Thoughts on Charlie’s development post

I originally started this as a comment to Charlie’s post about the Gables, but it got pretty long, so here it is.

Unlike Charlie, I tend to cringe when I hear about projects like this. I think about how cool the Cedar Door was on that lot, how crappy traffic along 1st and Lamar will be, and the worldview kinda goes downhill from there. But I also realize that those are emotional responses and that Austin is inevitably better off dealing with growth now than doing nothing out of nostalgic spite.

With that said, I think there are some serious deficiencies in this article, which is little more than a rah-rah puff piece straight from the Gables’ PR department, and with the development itself.

Read all my mouth frothing after the jump …

First off, the article positions the Gables as part of an effort “to revitalize the western end of downtown.” Perhaps this is language straight from the city, but this seems like a completely false characterisation designed to sound like some sort of take-back-the-streets urban renewal renaissance. “Downtown” Lamar hasn’t always been overpriced designer stores and groceries, but even when GM Steakhouse was surrounded by car dealers and repair shops a dozen years ago, it was already a vibrant area. Nobody needs to thank the Gables for chasing away drug lords or saving an impoverished neighborhood. It’s densification, development, whatever … but not revitalization.

Next on the cliche-o-meter, opposition is portrayed as the usual reactive neighborhoods and tree-huggers (which it is), but the overlooked opposition comes from those who want fairness and consistency in the zoning and planning processes. If the city is so keen to allow higher density in a part of downtown that’s really not downtown (DMU vs. CBD), why not change the zoning so that all developers get the same chance to upsize their projects? As it is, only the biggest developments that produce the most tax and fee revenue seem to be getting this nod. This would also allow land prices to reflect their apparent value, instead of allowing a windfall to those who buy DMU-priced land and get to develop it at CBD scale.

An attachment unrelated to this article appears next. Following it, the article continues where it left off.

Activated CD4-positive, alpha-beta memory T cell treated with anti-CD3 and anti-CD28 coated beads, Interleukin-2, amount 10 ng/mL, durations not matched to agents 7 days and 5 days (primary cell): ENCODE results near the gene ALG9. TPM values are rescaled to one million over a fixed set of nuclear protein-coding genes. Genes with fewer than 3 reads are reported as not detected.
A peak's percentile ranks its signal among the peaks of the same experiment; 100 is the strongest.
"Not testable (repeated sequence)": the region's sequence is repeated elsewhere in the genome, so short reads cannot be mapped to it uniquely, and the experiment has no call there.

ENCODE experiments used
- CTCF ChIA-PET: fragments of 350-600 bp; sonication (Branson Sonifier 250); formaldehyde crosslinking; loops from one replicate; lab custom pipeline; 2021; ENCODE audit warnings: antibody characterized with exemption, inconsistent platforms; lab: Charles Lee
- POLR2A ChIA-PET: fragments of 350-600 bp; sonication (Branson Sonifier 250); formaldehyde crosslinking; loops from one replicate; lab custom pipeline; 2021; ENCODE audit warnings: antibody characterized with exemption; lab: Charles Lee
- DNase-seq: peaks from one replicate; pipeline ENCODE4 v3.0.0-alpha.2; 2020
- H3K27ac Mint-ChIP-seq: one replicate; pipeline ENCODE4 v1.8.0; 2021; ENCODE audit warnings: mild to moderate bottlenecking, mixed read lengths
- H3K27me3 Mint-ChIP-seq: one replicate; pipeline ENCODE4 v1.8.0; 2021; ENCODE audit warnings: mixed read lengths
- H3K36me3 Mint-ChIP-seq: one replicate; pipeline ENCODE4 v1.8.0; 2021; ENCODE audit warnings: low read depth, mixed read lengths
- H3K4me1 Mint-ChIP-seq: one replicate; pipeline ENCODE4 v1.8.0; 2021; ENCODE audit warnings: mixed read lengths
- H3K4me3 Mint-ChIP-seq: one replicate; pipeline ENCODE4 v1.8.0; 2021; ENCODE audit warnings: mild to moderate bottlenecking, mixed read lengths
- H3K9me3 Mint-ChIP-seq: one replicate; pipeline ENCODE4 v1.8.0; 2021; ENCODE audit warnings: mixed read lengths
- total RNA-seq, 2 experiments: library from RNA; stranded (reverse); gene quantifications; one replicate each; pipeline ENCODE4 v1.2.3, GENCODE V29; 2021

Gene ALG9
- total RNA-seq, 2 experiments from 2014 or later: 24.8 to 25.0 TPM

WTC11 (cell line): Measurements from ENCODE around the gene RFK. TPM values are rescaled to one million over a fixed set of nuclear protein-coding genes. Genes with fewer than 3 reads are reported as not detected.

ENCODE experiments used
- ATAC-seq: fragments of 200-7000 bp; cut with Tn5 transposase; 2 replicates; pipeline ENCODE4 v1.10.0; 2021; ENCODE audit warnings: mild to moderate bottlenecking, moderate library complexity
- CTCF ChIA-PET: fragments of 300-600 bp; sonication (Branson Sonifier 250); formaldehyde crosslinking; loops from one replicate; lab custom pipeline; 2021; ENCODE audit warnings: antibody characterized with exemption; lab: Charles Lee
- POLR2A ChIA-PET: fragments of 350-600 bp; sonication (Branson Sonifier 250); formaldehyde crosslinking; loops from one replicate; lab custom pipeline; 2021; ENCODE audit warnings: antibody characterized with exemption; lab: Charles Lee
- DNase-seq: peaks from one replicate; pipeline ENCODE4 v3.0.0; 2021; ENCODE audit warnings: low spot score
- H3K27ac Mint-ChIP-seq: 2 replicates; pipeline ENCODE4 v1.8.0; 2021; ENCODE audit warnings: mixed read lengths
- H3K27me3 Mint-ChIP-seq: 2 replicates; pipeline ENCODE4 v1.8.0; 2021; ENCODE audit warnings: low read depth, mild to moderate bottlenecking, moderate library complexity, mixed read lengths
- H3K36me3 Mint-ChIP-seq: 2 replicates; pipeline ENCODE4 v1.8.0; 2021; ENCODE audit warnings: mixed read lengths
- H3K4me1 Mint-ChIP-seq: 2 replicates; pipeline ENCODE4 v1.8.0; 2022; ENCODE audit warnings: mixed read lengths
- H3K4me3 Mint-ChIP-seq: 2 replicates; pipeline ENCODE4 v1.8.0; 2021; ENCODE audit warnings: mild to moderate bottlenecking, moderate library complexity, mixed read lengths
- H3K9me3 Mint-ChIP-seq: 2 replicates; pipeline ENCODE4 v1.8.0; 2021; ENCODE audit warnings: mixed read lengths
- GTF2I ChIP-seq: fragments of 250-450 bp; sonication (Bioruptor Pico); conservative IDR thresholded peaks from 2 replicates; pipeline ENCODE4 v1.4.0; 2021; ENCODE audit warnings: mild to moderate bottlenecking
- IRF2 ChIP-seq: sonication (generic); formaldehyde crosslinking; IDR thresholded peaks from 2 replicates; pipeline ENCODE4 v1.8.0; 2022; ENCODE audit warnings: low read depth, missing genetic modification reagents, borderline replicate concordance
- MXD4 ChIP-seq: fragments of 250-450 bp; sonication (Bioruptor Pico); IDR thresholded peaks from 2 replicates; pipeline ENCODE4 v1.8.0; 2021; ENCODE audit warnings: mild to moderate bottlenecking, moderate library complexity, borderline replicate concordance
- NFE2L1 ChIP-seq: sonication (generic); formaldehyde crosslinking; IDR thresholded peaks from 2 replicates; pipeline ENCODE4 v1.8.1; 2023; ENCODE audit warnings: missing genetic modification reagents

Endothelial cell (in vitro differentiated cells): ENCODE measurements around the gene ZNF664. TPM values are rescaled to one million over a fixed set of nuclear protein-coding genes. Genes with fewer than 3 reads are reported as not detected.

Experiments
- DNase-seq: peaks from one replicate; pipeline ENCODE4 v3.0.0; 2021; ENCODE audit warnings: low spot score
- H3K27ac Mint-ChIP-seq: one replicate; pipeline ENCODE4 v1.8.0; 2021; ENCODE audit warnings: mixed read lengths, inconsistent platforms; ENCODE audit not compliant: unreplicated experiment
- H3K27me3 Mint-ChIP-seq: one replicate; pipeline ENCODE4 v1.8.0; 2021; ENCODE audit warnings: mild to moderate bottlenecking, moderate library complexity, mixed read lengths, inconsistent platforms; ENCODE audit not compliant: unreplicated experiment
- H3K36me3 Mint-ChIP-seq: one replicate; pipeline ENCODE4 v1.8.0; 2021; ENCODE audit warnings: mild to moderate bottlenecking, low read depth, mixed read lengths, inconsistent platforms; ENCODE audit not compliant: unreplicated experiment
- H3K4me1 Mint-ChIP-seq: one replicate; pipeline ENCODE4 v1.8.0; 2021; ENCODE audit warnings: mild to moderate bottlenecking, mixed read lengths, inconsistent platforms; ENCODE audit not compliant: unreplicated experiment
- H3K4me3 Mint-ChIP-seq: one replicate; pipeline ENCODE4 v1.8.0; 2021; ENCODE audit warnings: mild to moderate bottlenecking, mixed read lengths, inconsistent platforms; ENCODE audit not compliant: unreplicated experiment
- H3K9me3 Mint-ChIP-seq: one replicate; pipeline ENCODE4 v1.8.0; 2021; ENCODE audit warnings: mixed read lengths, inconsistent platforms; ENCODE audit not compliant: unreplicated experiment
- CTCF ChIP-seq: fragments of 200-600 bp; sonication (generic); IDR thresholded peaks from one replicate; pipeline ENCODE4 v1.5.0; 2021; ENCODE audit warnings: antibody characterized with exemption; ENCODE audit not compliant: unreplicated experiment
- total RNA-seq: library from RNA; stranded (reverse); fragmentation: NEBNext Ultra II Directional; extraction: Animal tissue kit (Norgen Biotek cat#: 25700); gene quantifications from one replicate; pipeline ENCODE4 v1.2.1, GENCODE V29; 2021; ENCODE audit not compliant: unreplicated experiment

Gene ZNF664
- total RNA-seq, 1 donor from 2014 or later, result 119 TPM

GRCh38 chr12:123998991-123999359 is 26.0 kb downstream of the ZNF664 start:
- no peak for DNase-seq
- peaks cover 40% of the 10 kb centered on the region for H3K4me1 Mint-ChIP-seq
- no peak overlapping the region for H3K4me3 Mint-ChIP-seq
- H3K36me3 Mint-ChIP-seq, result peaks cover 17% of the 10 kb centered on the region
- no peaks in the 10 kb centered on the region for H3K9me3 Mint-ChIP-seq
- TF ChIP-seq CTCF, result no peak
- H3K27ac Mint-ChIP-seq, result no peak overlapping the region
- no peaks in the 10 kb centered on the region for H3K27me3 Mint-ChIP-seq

And while we’re talking about land, I’m pretty sure that the attractive sketch in the Statesman doesn’t reflect current topography of the site. I have heard (but not confirmed) that much of the Gables property is in the 100 year flood plain, as it sits in a large recessed bowl next to the river. And yet the Gables sketch appears to sit comfortably at 3rd St elevation. Re-routing of Sandra Muraida to Seaholm will require filling in substantial amounts of land, which also elevates and protects the area around the Gables, which essentially gives them a get-out-of-floodplain-free card. Who pays for that? I’ll bet it’s the City (i.e. you and me) that gets stuck with the bill. Throw in another height variance, and you have a pretty major giveaway for some appealing but contentious real estate that has been stewing for years.

Oh, and all the while, the “real” downtown sits way, way under its zoned capacity for development, and public transportation, current and planned, for this burgeoning area is a joke.